The wire 16 of cable 14 extends through the interior of the hollow sleeve 60. Preferably the wire is cut to such a length that when the end thereof is terminated to the socket contact 34, and the contact is mounted in the center contact passage of the insulator, the wire will extend straight through the sleeve 60. The optical fibers 18 are left longer than the wire 16 so that each fiber may be threaded outwardly through one of the slots 68 in the flared rear end portion 66 of sleeve 60, helically wound about the central section of the sleeve and threaded inwardly through a slot 68 in the flared forward end portion of the sleeve where it makes connection with one of the ferrules 36. The helical convolutions of each of the three fibers are alternately disposed and in spaced relation to each other as seen in FIG. 1, thus allowing maximum individual flexing or buckling of the fibers when the ferrules 36 shift rearwardly in the contact passages 26 upon enterengagement with the mating connector member, not shown. The helical winding of the fibers in the flex chamber of the connector of the present invention allows a controlled buckling of the fibers thereby reducing bend radiation losses to an acceptable level, even though the flex chamber is relatively short in the axial direction. The sleeve 60 further confines the electrical wire 16 so that it will not press against the optical fibers in the flex chamber. In addition, because of the helical configuration of the optical fibers in the flex chamber, if it becomes necessary to make a second termination of a ferrule to a fiber because the end face of the ferrule is damaged, for example, adequate length of the fiber will remain to permit such second termination to be made, thus avoiding terminating all the fibers and the electrical wire in the cable a second time.
It will be noted that U.S. Pat. No. 3,955,878 discloses a fiber optic submarine cable in which the optical fibers therein are helically formed and are supported by a gelantinous substance to minimize stresses on the fibers when the cable is subjected to axial loads. Thus, the fibers are free to elongate if the cable is bent or is placed under tension. However, this patent is not concerned with bend radiation losses in a fiber optic connector as is the present invention.
Occasionally, during the process of terminating ferrules to the optical fibers in the assembly of the present invention, the fibers will end up having different lengths. Thus, when the fibers are helically wound about the sleeve in the flex chamber, some of the fibers may bunch up so that they are no longer uniformly wound in alternate spaced relation around the sleeve. To overcome this problem, a sleeve 60a as shown in FIGS. 5 and 6 may be utilized. In this embodiment, the rear portion 66a of the sleeve is in the form of an annular outwardly extending flange. A plurality of radially extending slots 68a are formed in the flange, the number of which exceeds the number of fibers in the cable. Enlarged cylindrical bores 70 are formed at the inner ends of the slots. A longitudinally split spacer ring 72 is mounted in the end bell 28a behind the sleeve 60a. By this arrangement, if one or more of the fibers after termination to the ferrules are longer than the other fibers, the longer fibers may be foreshortened by shifting them circumferentially around the flange 66a from the position they would normally assume to a new slot into which they may be pushed and retained. This will ensure that the fibers will be firmly and uniformly helically wound about the central portion of the sleeve 60a so that they will undergo controlled buckling when the connector halves are mated.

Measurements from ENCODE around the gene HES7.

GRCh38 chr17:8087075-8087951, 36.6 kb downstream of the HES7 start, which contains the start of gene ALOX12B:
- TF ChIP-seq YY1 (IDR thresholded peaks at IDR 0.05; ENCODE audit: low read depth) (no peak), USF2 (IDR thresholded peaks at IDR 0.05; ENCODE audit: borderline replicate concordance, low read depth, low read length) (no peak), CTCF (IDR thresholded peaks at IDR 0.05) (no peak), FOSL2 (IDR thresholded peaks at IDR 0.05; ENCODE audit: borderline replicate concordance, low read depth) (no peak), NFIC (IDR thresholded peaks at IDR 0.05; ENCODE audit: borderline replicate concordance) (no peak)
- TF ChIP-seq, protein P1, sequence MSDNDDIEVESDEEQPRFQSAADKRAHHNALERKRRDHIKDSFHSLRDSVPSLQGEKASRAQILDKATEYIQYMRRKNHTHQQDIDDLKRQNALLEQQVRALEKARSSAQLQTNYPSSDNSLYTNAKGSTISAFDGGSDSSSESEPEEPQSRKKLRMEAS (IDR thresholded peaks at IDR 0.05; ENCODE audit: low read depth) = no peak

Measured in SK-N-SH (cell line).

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|U.S. Classification||385/139, 385/76|
|International Classification||H02G15/08, G02B6/38, G02B6/36, G02B6/44|
|Cooperative Classification||G02B6/3823, G02B6/3817, G02B6/444, G02B6/3878, G02B6/3869, G02B6/3887|
|European Classification||G02B6/44C8A, G02B6/38D8, G02B6/38D2L, G02B6/38D2J, G02B6/38D10A6, G02B6/38D12|
|Apr 22, 1985||AS||Assignment|
Owner name: ITT CORPORATION
Free format text: CHANGE OF NAME;ASSIGNOR:INTERNATIONAL TELEPHONE AND TELEGRAPH CORPORATION;REEL/FRAME:004389/0606
Effective date: 19831122